The curious trajectory of KT Jaleel’s political rise

The following year, he was expelled from SIMI after a difference of opinion with the leadership during the college election.

Published: 14th April 2021 05:21 AM  |   Last Updated: 14th April 2021 05:21 AM   |  A+A-

KT Jaleel

Express News Service

KOZHIKODE: Starting out as a student-member of  a radical Islamic organisation, and then drifting towards a mainstream rightist party before shifting to Left politics representing its vibrant Muslim face, KT Jaleel’s political trajectory is curious.The Valanchery native did his pre-degree from Islahiya College run by Jamaat-e-Islami (JEI) at Chennamangaloor, Kozhikode. He continued the kinship with JEI, becoming a leader of its student wing — the Students’ Islamic Movement of India (SIMI), now a banned organisation — while pursuing degree at PSMO College, Thirurangady, in the 1980s. Jaleel contested the college union chairman poll as a SIMI candidate in 1988 but lost. 

The following year, he was expelled from SIMI after a difference of opinion with the leadership during the college election. “Jaleel wanted to run for union chairman post again. SIMI’s plan was to field him as a UUC candidate, as there was winnability with there being two UUC posts. After expulsion, he contested as an independent to the chairman’s post but lost,” recalls N Shamsuddin, Mannarkkad MLA and IUML leader, Jaleel’s junior and a Muslim Students’ Federation (MSF) leader in college.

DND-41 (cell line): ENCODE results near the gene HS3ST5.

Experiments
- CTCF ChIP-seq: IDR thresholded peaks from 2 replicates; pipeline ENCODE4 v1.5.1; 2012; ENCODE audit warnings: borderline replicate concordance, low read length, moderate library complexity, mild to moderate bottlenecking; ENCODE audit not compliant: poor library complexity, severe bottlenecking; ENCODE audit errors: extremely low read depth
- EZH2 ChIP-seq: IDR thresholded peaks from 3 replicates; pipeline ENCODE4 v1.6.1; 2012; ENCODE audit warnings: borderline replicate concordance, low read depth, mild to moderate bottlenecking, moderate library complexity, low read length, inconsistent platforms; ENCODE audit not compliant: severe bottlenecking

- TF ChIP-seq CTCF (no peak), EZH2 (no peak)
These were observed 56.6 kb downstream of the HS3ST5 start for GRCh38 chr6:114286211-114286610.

The next year, Jaleel joined MSF and became the college union chairman. Irrespective of politics, he attracted a large number of students in the college, thanks to his oratory skills and academic brilliance. “He was a powerful orator and a bright student,” says former PSMO College principal P M Alavikutty, who was a faculty when Jaleel was a student and later became his colleague. 

Through MSF, Jaleel scaled the ladder of political success and became the state general secretary of the Muslim Youth League (MYL), the youth wing of the Indian Union Muslim League (IUML). It is learnt that the late Korambayil Mohammed Haji was his political mentor in IUML. Jaleel completed MPhil and earned a doctorate and joined his alma mater as lecturer with the  History Department. By the time, he had come to be known as an academician. Jaleel’s relations with IUML strained when he had differences of opinion with the then leadership, especially P K Kunhalikutty.

“There were widespread allegations of fund misappropriation in IUML’s tsunami house construction programme, which Jaleel raised in IUML state meet. It snowballed into a high-profile slugfest and Kunhalikutty tried to shift him from Kerala politics. On the other hand, LDF was keen to use Jaleel in the IUML stronghold of Malappuram,” said an IUML leader. 


In 2005, Jaleel was expelled from IUML and joined hands with LDF. P K Kunhalikutty was going through a tumultuous period because of the ice-cream parlour case and LDF could not find a better candidate than Jaleel to field against the IUML strongman as a Left-supported independent in the 2006 elections. He became a giant killer, defeating Kunhalikutty by 8,781 votes. He repeated the feat from Tavanur in 2011 and 2016. “Not ideology, but political careerism can be gauged from Jaleel’s profile,” says political observer and writer Hameed Chennamangaloor. “If he is led by ideology, why was he not a member of CPM or DYFI though he has  been with LDF for 15 years? Such leaders switch to sides where they get better positions.”


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